Thursday, 22 January 2009


I want to propose that the Greek revolts, in their true immediacy, their generality, their break with the constraints of a securitised life, their destruction directed towards the state/power, instantiate Benjaminian divine violence - "a pure immediate violence" - that halts mythic, law-making violence. If mythic violence is "bloody", then divine violence is "lethal without spilling blood". The violence of the Greek revolt is immediate, it lacks bloodshed, it defies "mere life" - it is a "pure power over all life for the sake of the living". It involves destruction because "in the secular world, [divine violence] breathes destruction", whereas "in the world to come divine powerlessness is higher than divine violence."


Savonarola said...

Perhaps wary after Zizek's rather ineffective use of this trope in his writings on violence, I wonder whether, rather than engaging in the common activity of espying in the vicissitudes of politics the signs of theological or theo-political referents be vulgar and Feuerbachian and regard the theological in great part as an inversion of political powers (of insurrection, interruption, insurgency) that are not in need of the "divine". Isn't the divine in this regard a "counter-myth" - perhaps a useful one as in the millenarian revolts that the likes of Davis speak about, but one that dubiously depends on a monotheistic distinction between the pagan/cultic/mythical/idolatrous and the transcendent/ethical/sublime/ineffable/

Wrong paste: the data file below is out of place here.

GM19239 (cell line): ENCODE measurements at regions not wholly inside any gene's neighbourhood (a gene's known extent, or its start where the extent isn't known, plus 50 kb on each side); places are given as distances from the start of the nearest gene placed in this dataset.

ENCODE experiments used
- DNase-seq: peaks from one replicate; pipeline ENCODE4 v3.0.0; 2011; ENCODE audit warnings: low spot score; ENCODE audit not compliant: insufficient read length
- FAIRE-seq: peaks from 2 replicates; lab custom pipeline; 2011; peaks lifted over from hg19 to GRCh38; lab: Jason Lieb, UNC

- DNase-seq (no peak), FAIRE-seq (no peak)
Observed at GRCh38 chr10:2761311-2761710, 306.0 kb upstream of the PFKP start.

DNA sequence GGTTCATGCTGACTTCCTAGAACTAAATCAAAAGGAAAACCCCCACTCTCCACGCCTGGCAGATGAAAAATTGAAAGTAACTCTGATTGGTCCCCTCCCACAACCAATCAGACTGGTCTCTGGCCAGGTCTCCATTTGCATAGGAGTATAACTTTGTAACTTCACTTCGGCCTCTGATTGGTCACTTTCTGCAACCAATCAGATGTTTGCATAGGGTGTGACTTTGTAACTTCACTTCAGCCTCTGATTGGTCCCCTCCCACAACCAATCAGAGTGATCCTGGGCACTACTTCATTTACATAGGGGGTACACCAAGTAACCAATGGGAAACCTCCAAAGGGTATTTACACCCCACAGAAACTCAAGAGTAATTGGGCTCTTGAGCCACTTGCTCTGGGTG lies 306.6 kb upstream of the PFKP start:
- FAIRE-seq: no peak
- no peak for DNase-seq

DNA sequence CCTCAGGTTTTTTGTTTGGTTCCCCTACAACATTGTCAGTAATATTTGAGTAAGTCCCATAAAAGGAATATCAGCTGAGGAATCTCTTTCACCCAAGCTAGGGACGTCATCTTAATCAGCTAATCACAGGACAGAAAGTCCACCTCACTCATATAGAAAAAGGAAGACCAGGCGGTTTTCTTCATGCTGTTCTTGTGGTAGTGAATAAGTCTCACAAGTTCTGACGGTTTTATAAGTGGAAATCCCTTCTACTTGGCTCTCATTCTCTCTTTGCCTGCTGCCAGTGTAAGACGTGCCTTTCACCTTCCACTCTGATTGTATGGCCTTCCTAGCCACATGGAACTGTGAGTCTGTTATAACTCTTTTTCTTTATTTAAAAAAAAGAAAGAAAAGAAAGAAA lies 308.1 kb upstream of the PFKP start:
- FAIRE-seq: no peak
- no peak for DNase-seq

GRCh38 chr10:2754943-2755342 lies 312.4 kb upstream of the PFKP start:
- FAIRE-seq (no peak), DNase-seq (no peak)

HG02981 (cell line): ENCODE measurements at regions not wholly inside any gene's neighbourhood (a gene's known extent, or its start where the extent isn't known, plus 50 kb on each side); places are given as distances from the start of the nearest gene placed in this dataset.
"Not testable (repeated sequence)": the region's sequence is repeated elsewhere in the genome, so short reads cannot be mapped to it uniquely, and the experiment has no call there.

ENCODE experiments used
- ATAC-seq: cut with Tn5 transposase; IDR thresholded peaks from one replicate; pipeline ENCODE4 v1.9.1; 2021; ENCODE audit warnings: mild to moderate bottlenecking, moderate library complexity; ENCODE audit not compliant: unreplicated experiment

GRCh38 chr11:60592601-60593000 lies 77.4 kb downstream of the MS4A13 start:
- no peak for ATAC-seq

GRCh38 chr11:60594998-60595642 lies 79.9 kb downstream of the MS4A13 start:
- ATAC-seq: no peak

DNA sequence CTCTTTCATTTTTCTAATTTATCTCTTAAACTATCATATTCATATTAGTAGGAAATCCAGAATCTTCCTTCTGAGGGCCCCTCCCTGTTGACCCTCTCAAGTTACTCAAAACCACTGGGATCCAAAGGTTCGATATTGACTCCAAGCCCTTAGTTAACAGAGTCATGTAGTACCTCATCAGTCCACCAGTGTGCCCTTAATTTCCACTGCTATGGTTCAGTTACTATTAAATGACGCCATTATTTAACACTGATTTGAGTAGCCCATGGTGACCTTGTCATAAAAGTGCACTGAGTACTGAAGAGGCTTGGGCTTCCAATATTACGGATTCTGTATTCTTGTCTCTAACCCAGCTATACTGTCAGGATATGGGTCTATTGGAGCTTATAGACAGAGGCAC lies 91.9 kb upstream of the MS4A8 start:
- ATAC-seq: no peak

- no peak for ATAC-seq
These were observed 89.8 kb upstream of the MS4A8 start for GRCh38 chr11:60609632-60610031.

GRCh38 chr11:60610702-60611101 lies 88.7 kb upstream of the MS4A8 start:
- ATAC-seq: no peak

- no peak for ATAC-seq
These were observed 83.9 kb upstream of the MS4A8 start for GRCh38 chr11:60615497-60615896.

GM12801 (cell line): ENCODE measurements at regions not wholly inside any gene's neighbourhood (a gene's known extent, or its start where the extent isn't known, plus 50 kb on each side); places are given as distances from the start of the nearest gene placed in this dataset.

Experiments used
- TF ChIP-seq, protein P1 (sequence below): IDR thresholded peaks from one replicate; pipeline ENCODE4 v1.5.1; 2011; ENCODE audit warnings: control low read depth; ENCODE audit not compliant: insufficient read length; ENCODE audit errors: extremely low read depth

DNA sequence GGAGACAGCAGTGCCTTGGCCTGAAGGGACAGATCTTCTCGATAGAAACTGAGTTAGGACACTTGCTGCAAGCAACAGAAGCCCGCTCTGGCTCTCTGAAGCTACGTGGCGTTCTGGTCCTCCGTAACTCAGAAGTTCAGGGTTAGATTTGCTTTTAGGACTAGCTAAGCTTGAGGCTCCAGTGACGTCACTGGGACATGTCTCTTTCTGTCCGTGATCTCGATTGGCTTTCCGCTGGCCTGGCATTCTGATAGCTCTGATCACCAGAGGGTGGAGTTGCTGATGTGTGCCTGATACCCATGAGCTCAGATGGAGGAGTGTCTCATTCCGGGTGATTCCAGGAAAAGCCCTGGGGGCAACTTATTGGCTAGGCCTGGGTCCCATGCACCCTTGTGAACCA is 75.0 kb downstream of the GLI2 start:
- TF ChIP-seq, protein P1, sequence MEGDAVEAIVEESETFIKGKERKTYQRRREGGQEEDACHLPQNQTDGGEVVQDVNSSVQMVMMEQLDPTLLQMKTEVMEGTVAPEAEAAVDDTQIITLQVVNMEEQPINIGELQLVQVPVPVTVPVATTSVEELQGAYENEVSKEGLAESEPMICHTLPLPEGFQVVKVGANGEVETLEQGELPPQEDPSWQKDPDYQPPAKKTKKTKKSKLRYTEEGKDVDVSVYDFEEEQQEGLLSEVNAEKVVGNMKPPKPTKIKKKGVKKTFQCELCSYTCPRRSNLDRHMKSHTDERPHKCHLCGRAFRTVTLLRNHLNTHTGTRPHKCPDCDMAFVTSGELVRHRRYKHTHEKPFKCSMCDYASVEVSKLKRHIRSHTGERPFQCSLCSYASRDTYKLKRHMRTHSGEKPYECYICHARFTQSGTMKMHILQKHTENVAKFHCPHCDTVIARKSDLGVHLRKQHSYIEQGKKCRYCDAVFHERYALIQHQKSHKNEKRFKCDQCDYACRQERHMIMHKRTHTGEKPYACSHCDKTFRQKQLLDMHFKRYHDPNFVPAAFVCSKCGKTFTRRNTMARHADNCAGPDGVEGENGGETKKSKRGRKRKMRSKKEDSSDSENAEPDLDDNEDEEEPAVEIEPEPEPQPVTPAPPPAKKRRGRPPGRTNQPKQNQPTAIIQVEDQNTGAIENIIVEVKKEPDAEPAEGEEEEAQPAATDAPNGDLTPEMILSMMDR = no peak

The other danger of the divine violence "thesis" is that it runs the danger of aestheticising those moments of "social hysteria" (Badiou, in a positive vein) which demand rather painstaking and organized interpretation.

What strikes me as more useful in the Benjamin is the characterization of the police as dissolving the difference between law-making and law-abiding.

Benjamin said...

Yes I realised I too was treading the dread path of Zizek, but I was wondering not so much of seeing the events as theological as seeing the events materially instantiate and secularise a theological category? Hair splitting no doubt.
Perhaps you are right, and contra Benjamin, we don't need the theological, but I'm still interested in using theological categories to grasp politics - I will have to read Gramsci as well.
Well this was in substitute for interpretation, due to lack of knowledge / time, and I know the urgency of the political isn't an excuse either...
Benjamin also has a useful comment on police agents becoming indistinguishable from anarchists and vice versa, a la Debord of the Preface to the Italian edition of Society of the Spectacle (although typically I've now lost the reference...)